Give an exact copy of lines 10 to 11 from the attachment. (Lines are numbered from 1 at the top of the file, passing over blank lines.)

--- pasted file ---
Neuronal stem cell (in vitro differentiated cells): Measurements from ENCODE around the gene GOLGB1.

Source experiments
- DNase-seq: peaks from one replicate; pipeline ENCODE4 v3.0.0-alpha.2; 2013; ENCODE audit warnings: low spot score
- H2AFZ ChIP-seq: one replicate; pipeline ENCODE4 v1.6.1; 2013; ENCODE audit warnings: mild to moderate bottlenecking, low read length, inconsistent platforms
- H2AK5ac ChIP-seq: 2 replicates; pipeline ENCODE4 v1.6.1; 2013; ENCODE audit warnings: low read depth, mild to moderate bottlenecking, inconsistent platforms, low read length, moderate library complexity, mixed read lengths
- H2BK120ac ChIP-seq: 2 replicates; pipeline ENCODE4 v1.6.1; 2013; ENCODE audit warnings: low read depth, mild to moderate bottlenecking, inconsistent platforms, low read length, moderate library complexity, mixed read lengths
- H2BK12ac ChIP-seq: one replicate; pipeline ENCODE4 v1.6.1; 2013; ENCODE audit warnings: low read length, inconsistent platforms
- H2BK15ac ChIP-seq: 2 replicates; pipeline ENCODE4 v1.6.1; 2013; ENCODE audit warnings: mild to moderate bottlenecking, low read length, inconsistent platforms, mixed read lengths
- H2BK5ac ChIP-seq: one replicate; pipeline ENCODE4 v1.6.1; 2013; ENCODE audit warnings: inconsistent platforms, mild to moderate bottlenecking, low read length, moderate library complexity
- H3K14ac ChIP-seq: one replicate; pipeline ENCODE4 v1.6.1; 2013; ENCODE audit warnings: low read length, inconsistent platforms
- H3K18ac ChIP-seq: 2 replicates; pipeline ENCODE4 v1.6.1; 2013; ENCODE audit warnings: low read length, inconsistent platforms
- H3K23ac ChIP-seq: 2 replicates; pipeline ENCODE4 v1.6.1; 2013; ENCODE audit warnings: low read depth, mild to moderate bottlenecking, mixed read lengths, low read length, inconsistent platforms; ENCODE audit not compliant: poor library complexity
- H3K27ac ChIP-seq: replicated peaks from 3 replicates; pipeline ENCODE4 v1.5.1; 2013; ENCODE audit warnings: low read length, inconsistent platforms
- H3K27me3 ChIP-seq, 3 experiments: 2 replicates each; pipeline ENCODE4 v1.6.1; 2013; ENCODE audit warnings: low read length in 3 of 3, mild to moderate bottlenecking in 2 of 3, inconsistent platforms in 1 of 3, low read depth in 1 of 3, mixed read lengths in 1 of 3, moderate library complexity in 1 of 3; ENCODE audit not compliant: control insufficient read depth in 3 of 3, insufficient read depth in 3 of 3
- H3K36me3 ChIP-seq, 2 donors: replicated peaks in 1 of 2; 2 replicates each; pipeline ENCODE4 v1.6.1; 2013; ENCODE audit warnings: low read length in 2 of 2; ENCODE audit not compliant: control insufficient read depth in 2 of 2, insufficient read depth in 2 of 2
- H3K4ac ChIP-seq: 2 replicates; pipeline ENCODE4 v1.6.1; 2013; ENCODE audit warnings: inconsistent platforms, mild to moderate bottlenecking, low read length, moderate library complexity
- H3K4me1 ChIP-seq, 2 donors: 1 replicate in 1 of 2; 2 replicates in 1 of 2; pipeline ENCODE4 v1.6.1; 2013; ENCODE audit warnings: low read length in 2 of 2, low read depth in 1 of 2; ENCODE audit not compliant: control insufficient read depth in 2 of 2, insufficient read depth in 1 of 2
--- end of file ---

- H3K14ac ChIP-seq: one replicate; pipeline ENCODE4 v1.6.1; 2013; ENCODE audit warnings: low read length, inconsistent platforms
- H3K18ac ChIP-seq: 2 replicates; pipeline ENCODE4 v1.6.1; 2013; ENCODE audit warnings: low read length, inconsistent platforms